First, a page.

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New Venezuelan National Assembly Seated


Opposition legislators pose for a group photo on the steps of the National Assembly entrance, after attending their swearing-in ceremony, in Caracas, Venezuela, Tuesday, Jan. 5, 2016. Venezuela's opposition was sworn in as the majority during a heated parliamentary session that saw pro-government representatives walk out in protest after pushing and shoving their way onto the dais as the new leadership laid out its legislative agenda. (AP Photo/Fernando Llano)

The United States congratulates the people of Venezuela on the seating of their new democratically-elected National Assembly.

The United States congratulates the people of Venezuela on the seating of their new democratically-elected National Assembly. It was a historic day as Venezuela’s opposition took majority control of the National Assembly for the first time in 17 years. The press was allowed access to the legislature for the first time in many years and state TV broadcast interviews with opposition leaders.

State Department Spokesperson John Kirby called the seating of the legislature “an important and necessary step towards fulfilling the will of Venezuelan voters as reflected in last month’s elections.”

However, the Venezuelan Supreme Court barred four lawmakers from taking their seats while it probed allegations of electoral fraud. As a result, only 163 of the 167 lawmakers were sworn in on January 5. The next day, three opposition deputies were sworn in over protests by members from the legislature’s minority who announced their intention to challenge the move. Consistent with the spirit of the Inter-American Democratic Charter, which both the United States and Venezuela have committed to uphold, the United States calls on all parties to respect the independence, authority, and constitutional prerogatives of the National Assembly. In recognition of the installation of the National Assembly and in support of inclusive and meaningful political dialogue, said Spokesperson Kirby, the U.S. “again call[s] for the release of all [Venezuelans] imprisoned for their political beliefs and activities.”The United States believes the new National Assembly can serve an important function in advancing and promoting national dialogue focused on addressing the social and economic challenges facing the Venezuelan people.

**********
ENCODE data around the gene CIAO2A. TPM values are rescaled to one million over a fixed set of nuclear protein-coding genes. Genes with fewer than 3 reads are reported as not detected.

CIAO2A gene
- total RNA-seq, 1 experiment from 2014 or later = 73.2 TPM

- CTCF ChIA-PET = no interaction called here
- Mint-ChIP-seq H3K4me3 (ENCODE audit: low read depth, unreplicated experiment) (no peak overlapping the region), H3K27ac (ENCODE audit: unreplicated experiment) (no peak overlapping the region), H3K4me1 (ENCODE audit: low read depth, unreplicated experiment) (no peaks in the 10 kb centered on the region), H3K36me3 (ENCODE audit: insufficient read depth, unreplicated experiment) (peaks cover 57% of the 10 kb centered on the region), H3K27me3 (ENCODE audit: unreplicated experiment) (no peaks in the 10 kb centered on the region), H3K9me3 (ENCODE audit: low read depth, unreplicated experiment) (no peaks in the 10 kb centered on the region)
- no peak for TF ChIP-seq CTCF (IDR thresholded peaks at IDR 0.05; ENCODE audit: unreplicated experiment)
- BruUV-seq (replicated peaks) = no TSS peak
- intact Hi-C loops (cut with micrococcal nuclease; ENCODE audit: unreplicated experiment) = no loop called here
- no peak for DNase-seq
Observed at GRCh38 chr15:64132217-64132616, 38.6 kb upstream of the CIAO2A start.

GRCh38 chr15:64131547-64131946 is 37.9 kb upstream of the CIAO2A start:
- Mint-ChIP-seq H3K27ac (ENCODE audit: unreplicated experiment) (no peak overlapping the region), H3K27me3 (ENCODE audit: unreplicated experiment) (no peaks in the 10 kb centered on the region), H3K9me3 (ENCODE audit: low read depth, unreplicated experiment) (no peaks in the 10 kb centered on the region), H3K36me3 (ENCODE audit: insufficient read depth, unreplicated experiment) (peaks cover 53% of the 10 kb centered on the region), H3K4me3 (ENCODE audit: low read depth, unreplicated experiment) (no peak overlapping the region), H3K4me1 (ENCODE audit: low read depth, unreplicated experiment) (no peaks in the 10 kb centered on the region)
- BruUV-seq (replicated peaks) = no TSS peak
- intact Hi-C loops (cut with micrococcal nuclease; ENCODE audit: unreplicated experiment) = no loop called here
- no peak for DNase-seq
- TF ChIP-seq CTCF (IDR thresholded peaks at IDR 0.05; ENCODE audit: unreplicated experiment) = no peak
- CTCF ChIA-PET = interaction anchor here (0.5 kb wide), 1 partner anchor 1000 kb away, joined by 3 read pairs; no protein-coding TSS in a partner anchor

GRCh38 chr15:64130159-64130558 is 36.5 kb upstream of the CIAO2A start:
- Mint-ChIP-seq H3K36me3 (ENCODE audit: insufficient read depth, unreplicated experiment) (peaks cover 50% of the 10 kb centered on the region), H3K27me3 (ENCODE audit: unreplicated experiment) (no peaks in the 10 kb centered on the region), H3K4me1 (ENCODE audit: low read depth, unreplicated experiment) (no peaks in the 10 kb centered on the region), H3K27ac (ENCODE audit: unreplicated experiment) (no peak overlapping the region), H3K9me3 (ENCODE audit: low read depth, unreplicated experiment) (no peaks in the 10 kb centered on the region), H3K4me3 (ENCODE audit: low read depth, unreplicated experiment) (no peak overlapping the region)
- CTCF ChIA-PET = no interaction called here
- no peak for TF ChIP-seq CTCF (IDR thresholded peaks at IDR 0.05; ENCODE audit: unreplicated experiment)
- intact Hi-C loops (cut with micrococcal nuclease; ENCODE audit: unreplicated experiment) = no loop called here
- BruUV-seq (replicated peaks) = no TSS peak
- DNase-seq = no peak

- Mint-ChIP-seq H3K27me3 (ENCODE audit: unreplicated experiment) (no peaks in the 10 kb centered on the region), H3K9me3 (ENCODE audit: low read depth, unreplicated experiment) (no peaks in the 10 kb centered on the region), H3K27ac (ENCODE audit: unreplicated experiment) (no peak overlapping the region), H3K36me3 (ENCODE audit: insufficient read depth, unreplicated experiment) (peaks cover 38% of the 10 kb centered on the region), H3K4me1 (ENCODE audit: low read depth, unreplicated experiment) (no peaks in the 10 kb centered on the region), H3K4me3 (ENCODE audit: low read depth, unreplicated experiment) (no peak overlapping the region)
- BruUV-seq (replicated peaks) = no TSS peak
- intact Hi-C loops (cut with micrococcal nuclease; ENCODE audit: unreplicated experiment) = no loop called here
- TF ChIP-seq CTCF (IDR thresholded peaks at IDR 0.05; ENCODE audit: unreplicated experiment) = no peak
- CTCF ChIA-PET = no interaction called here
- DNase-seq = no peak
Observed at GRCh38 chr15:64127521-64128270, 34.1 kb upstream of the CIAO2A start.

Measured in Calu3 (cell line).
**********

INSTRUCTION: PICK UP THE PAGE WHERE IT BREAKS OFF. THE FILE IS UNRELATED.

As President Barack Obama has said, “Democracy depends not only on elections, but also strong and accountable institutions, and respect for the rights of minorities.”

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